Two GBAmp3, one new speaker and swedish coin for size.
I haven’t grown tired of making chip music on my two Gameboys yet but one thing I have come to dislike is how quiet they are. Like, how in the world could kids hear anything on these things back in the day. It’s close to impossible to sit on a train with headphones and try to make music on it when there are people around talking.
I searched the net for a solution and found this little wonderful amplifier made and sold by Anton Veretenenko on Tindie. Not only does it bump up the volume a lot, but it also cleans away the high pitch noise. I bought one for each Gameboy and one new speaker to the Gameboy Color. I haven’t installed them yet but I will try to get it done this weekend. Stay tuned for sound examples.
Today I got that special screwdriver I needed to be able to open up the Gameboy. The tool is called a Philips Triwing and it can be used to unscrew other Nintendo things as well. Alas my old original, yellowed Gameboy is now open and ready for some serious fixery.
I’m planning to do three things: Fixing the D-pad, fixing the dead pixels on the screen and soldering a new line-out to improve sound quality.
Update: The plastic thing under the D-pad was broken so I had to order replacement parts. While I wait for that to arrive from Hong Kong I decided to do the Prosound mod on my Gameboy Color instead. It was pretty simple and took maybe one hour and a half from start to finish. It sounds a bit better now so I will start to make some Nanoloop noises on it and upload to Soundcloud.
I was digging through my crates with old electronics and found my two old Gameboys, the original grey (now yellow) DMG-01 from 1989 and the newer Gameboy Color from 1998. I used them about 10 years ago when I had my latest chip tune phase. I also found the cartridge with Nanoloop 1.2. It still works but the battery on it must be going bad as all the old presets are gone.
The reason I used the old original Gameboy for Nanoloop was that the sound quality on it is better. It has less noise than on the Gameboy Color and a bit fuller sound as well. The screen however is pretty crappy so I used to do the tunes/noises on the Gameboy Color, which has a better screen and then record them from the original Gameboy.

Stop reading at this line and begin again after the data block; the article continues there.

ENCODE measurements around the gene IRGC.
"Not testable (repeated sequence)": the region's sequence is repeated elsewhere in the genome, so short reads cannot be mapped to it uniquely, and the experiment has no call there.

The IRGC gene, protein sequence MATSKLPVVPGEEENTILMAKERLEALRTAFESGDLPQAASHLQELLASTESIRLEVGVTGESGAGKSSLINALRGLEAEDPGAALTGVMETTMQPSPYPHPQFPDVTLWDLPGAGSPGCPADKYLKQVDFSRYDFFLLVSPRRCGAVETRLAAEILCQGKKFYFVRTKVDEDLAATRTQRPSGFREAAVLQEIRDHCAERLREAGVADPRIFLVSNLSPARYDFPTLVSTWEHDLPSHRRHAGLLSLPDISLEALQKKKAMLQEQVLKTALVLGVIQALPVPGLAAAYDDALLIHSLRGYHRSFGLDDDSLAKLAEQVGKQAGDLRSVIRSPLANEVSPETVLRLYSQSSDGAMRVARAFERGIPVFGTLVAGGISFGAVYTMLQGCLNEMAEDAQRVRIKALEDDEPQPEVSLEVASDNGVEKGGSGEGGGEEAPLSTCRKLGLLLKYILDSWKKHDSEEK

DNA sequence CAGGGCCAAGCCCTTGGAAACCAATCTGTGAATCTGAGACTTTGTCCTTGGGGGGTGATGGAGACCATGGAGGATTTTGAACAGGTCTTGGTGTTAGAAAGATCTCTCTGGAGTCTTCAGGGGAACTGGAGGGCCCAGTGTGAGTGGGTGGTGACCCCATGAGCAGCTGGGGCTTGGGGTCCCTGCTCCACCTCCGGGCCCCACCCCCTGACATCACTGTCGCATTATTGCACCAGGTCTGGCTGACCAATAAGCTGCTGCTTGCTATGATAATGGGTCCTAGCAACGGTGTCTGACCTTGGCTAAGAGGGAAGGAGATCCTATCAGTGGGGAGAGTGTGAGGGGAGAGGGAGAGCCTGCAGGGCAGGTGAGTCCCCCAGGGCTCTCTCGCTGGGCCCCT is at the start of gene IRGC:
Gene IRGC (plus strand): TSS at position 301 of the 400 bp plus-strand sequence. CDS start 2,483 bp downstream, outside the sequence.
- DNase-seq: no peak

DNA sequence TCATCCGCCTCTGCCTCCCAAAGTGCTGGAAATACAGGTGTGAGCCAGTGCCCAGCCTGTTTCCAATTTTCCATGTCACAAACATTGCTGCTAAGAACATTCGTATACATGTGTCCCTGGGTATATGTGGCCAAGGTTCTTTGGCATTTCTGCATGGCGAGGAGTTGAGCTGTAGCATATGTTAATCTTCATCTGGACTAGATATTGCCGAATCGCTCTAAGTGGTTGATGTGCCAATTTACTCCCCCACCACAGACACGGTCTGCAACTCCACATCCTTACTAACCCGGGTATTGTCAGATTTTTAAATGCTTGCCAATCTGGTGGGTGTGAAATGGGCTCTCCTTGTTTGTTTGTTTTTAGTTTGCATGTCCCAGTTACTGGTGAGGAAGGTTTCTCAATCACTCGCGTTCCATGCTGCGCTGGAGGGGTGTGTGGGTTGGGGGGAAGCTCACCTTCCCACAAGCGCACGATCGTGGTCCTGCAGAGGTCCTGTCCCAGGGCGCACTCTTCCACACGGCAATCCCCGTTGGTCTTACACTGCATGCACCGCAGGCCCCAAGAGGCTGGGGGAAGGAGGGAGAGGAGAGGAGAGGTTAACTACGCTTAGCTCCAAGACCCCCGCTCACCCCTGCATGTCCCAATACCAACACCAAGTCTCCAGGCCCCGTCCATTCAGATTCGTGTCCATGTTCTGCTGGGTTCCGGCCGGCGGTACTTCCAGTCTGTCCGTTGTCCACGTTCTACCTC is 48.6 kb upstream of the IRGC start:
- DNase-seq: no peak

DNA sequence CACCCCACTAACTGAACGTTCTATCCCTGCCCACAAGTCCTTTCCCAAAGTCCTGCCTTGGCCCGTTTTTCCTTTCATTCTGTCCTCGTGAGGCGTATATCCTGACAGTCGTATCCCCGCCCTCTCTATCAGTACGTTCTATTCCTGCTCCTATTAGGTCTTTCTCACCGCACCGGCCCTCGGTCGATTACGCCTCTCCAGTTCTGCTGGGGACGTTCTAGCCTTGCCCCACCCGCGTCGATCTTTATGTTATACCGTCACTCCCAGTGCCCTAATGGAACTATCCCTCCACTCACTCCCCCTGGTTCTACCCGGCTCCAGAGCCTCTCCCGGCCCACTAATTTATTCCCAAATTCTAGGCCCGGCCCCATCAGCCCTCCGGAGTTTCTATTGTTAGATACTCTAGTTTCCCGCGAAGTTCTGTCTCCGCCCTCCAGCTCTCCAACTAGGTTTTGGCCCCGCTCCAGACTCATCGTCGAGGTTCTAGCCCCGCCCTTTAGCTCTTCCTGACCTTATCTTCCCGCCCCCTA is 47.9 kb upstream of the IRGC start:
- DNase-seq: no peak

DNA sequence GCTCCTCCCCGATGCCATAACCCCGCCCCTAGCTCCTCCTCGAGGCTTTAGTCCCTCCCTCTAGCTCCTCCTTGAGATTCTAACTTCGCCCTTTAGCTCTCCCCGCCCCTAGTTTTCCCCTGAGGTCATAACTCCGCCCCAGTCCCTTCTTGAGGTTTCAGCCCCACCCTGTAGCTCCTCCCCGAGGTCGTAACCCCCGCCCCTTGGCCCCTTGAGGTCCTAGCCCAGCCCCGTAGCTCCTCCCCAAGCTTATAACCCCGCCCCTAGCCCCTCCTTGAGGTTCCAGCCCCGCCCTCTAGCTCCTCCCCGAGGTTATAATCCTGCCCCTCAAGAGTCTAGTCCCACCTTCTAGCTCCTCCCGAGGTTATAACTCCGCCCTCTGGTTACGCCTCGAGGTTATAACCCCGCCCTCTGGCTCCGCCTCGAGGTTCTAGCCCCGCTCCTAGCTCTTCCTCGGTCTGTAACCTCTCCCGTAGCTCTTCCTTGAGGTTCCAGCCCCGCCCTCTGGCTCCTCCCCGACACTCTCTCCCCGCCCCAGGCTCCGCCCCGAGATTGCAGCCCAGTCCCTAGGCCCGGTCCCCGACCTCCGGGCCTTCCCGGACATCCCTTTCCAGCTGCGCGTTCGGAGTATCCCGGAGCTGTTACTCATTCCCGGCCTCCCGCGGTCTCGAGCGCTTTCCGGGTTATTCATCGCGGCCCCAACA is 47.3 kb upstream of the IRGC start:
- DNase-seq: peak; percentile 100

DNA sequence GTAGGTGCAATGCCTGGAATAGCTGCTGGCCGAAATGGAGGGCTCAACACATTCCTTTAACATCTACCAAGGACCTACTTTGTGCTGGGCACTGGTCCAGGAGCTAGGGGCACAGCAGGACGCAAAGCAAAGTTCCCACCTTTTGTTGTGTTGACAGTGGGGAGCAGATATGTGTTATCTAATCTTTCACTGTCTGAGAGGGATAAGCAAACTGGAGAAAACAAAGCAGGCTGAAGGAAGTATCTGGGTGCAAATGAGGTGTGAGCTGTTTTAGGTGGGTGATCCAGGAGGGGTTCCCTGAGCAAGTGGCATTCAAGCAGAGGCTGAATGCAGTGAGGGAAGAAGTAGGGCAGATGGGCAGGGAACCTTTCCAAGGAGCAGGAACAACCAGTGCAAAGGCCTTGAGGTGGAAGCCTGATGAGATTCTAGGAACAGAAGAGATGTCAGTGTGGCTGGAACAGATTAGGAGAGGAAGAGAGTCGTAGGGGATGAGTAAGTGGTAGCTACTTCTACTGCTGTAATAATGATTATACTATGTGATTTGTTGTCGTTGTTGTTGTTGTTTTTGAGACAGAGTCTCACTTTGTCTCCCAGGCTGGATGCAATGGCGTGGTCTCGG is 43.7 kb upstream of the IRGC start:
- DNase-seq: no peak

When I turned on the original Gameboy today, first it didn’t go past the Nintendo logo. After doing the old magic “blow into the cartridge slot” technique I could get Nanoloop to start. Next two problems are 1: Only parts of the screen is working and 2: The joystick up and right doesn’t work. Lets see what can be done about that. The screen is easily fixed and I think the joystick is as well. Should be fun.
I’m also thinking about installing backlight mods on both Gamboys, but thats a project for another rainy day.
My next little project this summer will be putting together this little CV trigger i/o solution and adding it to my Sonic Potions LXR drum machine. Then I will be able to use it with my modular and other analog equipment, like the Roland System-100 and Roland SH-09.
Macbook with Windows 10 and new top case
I had an old Intel Macbook from 2006 stashed away in my closet. Apple had more or less dropped all support for it a long time ago, so now it was pretty much useless.
I couldn’t even run the latest version of Chrome on it anymore.
A couple of months ago I stumbled upon a video on Youtube with a step by step guide on how to install Windows 10 on these old laptops. It looked pretty easy but I didn’t have the original disks for Snow Leopard and had to buy new ones from Apple. I also got a new 500 GB hard drive as the original was only 60, too small for both Windows and OS X.
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Check this out. Here’s a little DIY project for anyone with a Raspberry Pi computer laying around. The SamplerBox is basically a sample player in a wooden box. Load the samples on a SD-card, stick it into the box, connect a MIDI keyboard to it and there you have it. The total cost is less than €99 in parts.